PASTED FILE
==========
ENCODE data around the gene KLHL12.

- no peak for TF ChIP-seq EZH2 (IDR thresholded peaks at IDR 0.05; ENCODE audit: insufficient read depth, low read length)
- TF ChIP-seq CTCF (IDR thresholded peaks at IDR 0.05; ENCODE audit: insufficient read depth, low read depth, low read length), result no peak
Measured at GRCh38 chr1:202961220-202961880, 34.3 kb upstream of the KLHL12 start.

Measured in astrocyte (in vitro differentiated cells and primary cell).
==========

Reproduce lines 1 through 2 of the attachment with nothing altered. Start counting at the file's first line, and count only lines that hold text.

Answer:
ENCODE data around the gene KLHL12.

- no peak for TF ChIP-seq EZH2 (IDR thresholded peaks at IDR 0.05; ENCODE audit: insufficient read depth, low read length)